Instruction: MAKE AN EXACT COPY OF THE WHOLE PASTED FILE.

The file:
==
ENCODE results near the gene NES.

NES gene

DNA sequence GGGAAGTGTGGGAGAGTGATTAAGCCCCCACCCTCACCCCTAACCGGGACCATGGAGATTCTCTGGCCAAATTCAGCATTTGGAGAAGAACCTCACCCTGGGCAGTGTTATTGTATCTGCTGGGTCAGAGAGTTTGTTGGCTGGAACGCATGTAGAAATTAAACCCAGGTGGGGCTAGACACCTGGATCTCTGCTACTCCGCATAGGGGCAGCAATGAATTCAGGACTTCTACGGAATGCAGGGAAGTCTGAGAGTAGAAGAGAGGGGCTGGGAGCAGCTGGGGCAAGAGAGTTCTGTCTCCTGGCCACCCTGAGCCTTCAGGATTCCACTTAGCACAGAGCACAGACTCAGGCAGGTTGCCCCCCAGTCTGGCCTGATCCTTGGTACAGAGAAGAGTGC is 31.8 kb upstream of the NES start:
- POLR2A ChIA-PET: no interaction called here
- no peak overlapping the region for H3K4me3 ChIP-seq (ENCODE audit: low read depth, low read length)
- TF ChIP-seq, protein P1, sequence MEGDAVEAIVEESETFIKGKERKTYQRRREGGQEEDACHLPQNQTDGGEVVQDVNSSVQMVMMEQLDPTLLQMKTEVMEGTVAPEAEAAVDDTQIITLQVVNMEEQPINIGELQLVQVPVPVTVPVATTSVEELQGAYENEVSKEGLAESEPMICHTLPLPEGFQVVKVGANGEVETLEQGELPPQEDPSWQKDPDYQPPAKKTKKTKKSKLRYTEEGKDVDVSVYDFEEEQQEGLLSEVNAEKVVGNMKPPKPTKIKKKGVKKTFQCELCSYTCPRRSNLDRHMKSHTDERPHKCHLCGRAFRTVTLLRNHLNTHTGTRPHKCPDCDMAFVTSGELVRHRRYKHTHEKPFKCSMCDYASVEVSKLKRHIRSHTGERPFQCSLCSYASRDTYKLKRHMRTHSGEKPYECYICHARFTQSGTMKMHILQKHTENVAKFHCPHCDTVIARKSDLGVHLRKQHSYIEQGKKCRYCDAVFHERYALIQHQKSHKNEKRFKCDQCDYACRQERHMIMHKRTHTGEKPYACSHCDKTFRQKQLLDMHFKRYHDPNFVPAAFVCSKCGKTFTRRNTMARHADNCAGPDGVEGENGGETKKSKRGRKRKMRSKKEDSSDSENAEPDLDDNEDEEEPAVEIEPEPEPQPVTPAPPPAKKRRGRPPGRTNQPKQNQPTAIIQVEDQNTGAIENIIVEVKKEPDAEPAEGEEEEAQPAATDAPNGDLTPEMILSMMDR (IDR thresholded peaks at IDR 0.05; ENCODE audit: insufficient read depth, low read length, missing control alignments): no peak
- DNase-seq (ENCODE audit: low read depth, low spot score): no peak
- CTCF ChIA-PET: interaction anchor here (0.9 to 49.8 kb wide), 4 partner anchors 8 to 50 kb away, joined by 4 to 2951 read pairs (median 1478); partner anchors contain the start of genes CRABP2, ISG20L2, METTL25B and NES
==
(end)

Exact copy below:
ENCODE results near the gene NES.

NES gene

DNA sequence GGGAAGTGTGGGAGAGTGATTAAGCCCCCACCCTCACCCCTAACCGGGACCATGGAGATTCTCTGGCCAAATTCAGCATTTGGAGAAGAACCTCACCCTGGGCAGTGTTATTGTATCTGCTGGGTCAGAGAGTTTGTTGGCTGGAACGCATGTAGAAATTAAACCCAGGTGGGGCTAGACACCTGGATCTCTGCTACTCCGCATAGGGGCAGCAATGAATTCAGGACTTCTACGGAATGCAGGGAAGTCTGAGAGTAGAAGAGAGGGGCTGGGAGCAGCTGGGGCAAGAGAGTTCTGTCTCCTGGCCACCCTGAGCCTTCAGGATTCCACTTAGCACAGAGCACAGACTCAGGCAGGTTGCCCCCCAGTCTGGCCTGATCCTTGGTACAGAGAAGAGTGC is 31.8 kb upstream of the NES start:
- POLR2A ChIA-PET: no interaction called here
- no peak overlapping the region for H3K4me3 ChIP-seq (ENCODE audit: low read depth, low read length)
- TF ChIP-seq, protein P1, sequence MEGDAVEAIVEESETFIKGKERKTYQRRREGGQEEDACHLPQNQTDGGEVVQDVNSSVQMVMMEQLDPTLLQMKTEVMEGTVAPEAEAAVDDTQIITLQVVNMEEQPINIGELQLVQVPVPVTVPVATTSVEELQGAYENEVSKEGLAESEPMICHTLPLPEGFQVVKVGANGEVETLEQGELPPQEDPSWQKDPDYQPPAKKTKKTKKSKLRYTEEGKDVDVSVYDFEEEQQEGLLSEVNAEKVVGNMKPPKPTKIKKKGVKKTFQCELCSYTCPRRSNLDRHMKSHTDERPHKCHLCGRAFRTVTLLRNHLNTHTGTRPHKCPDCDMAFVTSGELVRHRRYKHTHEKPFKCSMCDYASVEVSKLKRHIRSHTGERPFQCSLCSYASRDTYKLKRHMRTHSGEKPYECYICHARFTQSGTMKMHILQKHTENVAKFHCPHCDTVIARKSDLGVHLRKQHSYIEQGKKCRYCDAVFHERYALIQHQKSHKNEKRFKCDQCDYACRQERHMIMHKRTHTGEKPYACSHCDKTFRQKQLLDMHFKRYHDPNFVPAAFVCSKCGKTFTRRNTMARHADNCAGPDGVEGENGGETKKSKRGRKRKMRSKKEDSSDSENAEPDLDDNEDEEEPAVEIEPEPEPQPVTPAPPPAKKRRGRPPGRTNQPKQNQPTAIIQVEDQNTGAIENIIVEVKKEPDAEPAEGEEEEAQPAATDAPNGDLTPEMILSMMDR (IDR thresholded peaks at IDR 0.05; ENCODE audit: insufficient read depth, low read length, missing control alignments): no peak
- DNase-seq (ENCODE audit: low read depth, low spot score): no peak
- CTCF ChIA-PET: interaction anchor here (0.9 to 49.8 kb wide), 4 partner anchors 8 to 50 kb away, joined by 4 to 2951 read pairs (median 1478); partner anchors contain the start of genes CRABP2, ISG20L2, METTL25B and NES